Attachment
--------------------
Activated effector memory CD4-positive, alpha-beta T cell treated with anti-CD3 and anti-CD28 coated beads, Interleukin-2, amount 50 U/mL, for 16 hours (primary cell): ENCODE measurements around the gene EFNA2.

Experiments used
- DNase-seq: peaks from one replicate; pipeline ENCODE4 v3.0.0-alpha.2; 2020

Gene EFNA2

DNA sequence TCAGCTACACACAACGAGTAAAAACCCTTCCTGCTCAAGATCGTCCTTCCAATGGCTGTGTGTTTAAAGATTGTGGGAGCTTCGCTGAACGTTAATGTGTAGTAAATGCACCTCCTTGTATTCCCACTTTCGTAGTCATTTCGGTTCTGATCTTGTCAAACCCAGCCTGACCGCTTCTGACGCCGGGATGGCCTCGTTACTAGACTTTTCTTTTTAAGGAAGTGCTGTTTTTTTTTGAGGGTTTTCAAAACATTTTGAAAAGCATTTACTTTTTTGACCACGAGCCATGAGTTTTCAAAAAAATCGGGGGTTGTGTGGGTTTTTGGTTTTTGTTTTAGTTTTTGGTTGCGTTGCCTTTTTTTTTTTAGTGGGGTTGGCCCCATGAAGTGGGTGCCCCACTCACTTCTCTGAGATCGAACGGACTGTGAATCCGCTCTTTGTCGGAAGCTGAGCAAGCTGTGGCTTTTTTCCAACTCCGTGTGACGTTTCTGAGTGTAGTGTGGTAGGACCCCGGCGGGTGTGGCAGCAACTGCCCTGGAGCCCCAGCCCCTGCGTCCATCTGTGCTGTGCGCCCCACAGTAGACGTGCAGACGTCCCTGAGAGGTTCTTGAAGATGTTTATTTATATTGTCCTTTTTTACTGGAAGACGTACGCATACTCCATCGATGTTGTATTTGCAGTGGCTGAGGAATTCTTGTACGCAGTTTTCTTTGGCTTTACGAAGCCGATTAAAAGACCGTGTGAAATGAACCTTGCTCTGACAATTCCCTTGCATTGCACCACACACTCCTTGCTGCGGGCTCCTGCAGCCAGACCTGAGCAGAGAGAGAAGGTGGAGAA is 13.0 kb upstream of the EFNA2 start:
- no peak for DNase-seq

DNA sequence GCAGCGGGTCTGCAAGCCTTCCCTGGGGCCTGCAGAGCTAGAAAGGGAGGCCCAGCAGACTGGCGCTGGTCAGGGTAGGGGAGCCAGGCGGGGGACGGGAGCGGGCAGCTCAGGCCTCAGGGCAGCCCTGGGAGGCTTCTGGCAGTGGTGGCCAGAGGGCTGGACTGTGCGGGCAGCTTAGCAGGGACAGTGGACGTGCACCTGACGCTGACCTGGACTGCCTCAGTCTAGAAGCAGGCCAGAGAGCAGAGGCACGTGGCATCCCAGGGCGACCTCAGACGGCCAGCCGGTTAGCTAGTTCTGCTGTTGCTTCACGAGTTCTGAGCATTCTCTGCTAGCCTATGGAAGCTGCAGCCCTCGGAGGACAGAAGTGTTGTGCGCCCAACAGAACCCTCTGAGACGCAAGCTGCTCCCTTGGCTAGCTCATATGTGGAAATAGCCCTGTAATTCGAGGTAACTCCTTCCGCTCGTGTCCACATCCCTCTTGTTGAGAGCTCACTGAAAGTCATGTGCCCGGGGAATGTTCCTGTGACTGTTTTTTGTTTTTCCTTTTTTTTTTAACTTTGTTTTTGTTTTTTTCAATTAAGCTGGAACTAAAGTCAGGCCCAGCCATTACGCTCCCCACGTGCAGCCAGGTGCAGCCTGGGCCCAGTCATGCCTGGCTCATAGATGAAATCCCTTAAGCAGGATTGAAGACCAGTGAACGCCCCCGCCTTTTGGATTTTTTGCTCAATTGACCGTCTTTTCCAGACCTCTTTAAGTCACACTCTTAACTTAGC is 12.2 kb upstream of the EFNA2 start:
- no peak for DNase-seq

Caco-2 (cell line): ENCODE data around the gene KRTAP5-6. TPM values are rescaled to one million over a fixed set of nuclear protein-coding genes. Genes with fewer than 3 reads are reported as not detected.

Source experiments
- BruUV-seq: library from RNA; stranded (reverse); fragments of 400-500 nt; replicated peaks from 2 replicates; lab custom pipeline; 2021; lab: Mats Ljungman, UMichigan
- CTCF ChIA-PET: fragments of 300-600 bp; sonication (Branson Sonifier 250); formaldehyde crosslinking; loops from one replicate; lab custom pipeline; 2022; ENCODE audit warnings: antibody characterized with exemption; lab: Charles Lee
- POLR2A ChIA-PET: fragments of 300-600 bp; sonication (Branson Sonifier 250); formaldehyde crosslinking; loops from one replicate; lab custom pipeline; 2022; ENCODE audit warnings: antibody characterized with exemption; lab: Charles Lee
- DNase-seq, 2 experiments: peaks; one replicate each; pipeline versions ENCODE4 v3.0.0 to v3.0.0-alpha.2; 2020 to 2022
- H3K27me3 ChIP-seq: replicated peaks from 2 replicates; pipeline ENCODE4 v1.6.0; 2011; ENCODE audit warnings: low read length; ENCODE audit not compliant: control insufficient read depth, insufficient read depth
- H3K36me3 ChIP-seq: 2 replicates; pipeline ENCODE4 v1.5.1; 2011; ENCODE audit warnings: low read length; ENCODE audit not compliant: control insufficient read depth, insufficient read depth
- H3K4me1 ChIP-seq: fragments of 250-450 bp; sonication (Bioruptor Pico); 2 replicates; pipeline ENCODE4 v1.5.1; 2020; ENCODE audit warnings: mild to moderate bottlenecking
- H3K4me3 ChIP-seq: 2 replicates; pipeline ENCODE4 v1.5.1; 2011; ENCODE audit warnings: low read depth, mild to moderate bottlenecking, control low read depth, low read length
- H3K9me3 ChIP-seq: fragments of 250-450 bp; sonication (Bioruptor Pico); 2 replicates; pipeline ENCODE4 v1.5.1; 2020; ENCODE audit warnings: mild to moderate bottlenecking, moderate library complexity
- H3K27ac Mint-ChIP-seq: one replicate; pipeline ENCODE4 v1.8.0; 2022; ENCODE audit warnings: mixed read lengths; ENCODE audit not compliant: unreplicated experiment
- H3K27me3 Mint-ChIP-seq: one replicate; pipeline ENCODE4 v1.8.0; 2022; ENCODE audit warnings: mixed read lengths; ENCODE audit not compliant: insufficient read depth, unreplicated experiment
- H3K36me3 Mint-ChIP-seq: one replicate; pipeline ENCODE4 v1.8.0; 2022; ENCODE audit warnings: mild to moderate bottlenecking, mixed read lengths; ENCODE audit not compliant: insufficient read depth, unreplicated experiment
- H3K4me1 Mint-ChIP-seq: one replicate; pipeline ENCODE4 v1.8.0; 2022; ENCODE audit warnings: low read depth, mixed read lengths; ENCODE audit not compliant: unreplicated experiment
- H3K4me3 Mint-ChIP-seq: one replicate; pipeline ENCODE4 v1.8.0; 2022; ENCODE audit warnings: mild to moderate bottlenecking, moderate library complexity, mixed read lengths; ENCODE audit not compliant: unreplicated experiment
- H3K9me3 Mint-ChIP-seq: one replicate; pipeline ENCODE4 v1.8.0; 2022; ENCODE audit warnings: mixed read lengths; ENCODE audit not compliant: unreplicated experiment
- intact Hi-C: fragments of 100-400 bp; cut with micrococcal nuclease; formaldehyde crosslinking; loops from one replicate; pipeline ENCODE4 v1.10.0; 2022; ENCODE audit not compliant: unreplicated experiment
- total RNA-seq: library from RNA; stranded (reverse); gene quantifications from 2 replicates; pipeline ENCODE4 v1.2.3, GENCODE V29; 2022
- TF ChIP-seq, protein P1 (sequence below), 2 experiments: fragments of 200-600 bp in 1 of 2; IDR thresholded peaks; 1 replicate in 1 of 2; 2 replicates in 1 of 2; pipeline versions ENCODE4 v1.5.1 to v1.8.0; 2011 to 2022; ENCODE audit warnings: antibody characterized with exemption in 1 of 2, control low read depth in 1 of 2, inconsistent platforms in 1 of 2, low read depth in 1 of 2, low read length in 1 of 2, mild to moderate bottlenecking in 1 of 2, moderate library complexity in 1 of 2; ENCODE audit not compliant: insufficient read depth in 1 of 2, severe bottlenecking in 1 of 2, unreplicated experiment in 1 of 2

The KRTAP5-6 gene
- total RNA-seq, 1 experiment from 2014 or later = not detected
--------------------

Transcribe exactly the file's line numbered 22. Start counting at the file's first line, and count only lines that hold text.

- H3K36me3 Mint-ChIP-seq: one replicate; pipeline ENCODE4 v1.8.0; 2022; ENCODE audit warnings: mild to moderate bottlenecking, mixed read lengths; ENCODE audit not compliant: insufficient read depth, unreplicated experiment